Some personal themes for 2023

Good riddance, 2022

This started out as me trying to write a “year in review” post, but to be honest I don’t have it in me. 2022 was a pretty difficult year for me, and I don’t terribly want to relive any part of it. Various family health issues loom large in that, but a ton of things went wrong.

Instead of looking back at all that, I want to spend some time thinking about how I want the New Year to go. Not in the form of specific goals, though I certainly have those (e.g., I’d love to get in more practice time at curling, and get a better grasp of programming in Rust). But this post is about some general themes I want to try and keep in mind moving forward.

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Adam’s weekly update, 2022-12-04

What’s new

This week was really intense from a work perspective. Not “bad intense”, but the kind of week where every day was spent with such a level of focus, that at 5 PM or so I found myself staring off into space and forgetting words. I think I got some good things accomplished, but my brain also felt like mush by the time the weekend came.

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happy living close (-ish) to the metal

For various reasons, I’ve been doing a little bit of career introspection lately. One of the interesting realizations to come out of this is that, despite in practice doing mostly software work, I’ve been happiest when my work involved a strong awareness of the hardware I was running on.

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The web services I self-host

Why self-host anything?

In a lot of ways, self-hosting web services is signing up for extra pain. Most useful web services are available in SaaS format these days, and most people don’t want to be a sysadmin just to use chat, email, or read the news.

In general, I decide to self-host a service if one of two things is true:

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Interesting links I clicked this week

I watched several really interesting talks from SRECon22 Americas this week, and in particular I’d like to highlight:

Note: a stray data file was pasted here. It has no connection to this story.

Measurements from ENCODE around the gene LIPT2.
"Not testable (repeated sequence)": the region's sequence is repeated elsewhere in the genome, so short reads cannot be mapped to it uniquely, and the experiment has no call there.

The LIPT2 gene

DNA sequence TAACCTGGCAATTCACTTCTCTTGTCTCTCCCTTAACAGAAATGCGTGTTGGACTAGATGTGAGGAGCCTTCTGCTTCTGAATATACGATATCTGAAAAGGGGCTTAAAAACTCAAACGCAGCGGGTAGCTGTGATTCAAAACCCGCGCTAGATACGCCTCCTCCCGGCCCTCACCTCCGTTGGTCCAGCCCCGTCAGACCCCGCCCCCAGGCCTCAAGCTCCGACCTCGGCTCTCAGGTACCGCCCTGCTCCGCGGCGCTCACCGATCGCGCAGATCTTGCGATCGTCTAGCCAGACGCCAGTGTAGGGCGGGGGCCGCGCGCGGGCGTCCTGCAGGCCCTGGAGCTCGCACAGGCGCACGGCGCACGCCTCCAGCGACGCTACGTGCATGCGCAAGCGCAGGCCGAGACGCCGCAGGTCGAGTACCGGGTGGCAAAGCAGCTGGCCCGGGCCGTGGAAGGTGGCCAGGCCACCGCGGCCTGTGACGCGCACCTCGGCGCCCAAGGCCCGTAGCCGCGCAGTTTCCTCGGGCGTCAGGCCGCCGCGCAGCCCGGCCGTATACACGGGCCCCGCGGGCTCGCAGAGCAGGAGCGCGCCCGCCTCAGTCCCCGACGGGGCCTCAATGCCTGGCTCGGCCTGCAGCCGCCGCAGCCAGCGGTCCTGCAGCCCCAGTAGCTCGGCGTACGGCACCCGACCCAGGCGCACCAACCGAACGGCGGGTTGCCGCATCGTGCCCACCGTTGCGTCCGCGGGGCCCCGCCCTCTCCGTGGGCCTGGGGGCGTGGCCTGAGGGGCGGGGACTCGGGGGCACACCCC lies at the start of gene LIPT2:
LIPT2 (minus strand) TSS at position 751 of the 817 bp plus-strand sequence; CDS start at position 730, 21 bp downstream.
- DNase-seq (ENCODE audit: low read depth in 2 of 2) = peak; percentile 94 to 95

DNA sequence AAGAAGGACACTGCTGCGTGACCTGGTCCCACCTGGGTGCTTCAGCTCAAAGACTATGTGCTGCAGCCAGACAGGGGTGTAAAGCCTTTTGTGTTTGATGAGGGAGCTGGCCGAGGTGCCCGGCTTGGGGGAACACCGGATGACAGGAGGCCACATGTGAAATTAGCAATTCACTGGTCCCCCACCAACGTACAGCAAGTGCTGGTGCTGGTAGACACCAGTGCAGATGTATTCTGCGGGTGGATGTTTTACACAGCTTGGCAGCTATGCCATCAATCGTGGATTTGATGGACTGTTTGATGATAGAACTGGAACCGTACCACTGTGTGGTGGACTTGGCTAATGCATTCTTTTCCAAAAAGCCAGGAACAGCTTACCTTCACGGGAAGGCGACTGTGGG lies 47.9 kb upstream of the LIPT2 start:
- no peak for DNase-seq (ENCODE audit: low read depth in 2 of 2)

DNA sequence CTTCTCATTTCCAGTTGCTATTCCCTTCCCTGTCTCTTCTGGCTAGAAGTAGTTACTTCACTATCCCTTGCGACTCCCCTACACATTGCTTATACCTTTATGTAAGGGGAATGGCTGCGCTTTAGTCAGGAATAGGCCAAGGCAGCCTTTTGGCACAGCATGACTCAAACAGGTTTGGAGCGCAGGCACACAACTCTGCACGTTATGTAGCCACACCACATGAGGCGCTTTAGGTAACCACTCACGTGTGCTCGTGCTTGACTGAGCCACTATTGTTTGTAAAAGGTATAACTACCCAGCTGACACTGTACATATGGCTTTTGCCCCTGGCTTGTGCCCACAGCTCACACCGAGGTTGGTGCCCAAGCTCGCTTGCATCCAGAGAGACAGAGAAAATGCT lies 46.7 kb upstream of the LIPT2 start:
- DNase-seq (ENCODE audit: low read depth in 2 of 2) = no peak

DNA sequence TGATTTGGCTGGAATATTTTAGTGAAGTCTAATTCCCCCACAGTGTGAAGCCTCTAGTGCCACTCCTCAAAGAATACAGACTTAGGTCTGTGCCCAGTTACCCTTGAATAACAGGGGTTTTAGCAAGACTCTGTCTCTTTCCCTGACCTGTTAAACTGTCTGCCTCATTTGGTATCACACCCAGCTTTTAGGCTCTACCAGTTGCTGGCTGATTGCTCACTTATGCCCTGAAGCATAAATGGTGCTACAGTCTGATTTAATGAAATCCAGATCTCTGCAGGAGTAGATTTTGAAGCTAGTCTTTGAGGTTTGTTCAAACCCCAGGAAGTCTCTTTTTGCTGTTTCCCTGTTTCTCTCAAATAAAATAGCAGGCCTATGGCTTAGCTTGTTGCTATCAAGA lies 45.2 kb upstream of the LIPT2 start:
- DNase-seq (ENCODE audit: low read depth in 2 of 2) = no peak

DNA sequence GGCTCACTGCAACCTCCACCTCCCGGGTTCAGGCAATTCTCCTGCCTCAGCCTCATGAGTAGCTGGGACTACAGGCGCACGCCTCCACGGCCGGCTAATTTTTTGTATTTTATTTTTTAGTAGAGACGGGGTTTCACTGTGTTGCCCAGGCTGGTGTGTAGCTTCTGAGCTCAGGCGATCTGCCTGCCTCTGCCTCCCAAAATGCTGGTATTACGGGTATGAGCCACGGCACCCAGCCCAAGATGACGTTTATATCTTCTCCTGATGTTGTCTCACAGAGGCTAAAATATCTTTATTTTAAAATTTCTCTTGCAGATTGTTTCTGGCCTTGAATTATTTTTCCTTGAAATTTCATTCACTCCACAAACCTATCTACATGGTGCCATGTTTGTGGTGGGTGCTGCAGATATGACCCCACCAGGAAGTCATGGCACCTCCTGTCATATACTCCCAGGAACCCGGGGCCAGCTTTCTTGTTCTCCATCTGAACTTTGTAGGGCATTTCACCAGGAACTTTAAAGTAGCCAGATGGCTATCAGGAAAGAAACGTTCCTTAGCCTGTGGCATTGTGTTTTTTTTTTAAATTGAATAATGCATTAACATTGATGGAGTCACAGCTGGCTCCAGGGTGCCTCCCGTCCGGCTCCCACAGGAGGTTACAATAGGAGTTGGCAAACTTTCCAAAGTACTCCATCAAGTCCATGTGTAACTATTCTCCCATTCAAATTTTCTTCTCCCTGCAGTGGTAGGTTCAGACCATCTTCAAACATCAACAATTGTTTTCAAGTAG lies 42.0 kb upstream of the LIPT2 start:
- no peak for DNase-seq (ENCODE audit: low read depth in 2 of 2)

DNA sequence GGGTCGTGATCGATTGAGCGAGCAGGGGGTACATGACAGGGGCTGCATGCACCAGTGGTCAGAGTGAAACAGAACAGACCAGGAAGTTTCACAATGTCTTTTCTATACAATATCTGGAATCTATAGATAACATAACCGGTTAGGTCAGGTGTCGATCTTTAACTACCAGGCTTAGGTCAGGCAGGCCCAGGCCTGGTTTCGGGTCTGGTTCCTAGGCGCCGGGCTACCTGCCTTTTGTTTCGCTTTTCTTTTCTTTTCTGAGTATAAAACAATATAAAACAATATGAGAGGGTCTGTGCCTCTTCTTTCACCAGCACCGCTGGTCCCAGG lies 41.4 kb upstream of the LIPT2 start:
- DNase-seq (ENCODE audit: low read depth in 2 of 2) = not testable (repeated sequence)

• Principled Performance Analytics, Narayan Desai and Brent Bryan from Google. Some interesting thoughts on quantitative analysis of live performance data for monitoring and observability purposes, moving past simple percentile analysis.
  • The ‘Success’ in SRE is Silent, Casey Rosenthal from Interesting thoughts here on the visibility of reliability, qualitative analysis of systems, and why regulation and certification might not be the right thing for web systems.
  • Building and Running a Diversity-focused Pre-internship program for SRE, from Andrew Ryan at Facebook Meta. Some good lessons-learned here from an early-career internship-like program, in its first year.
  • Taking the 737 to the Max, Nickolas Means from Sym. A really interesting analysis of the Boeing 737 Max failures from both a technical and cultural perspective, complete with some graph tracing to understand failure modes.

I also ran across some other articles that I’ve been actively recommending and sharing with friends and colleagues, including:

  • Plato’s Dashboards, Fred Hebert at Honeycomb. This article has some great analysis of how easily-measurable metrics are often poor proxies for the information we’re actually interested in, and discussing qualitative research methods as a way to gain more insight.
  • The End of Roe Will Bring About A Sea Change In The Encryption Debate, Rianna Pfefferkorn from the Stanford Internet Observatory. You should absolutely go read this article, but to sum up: Law enforcement in states than ban abortion is now absolutely part of the threat model that encrypted messaging defends against. No one claiming to be a progressive should be arguing in favor of “exceptional access” or other law enforcement access to encryption.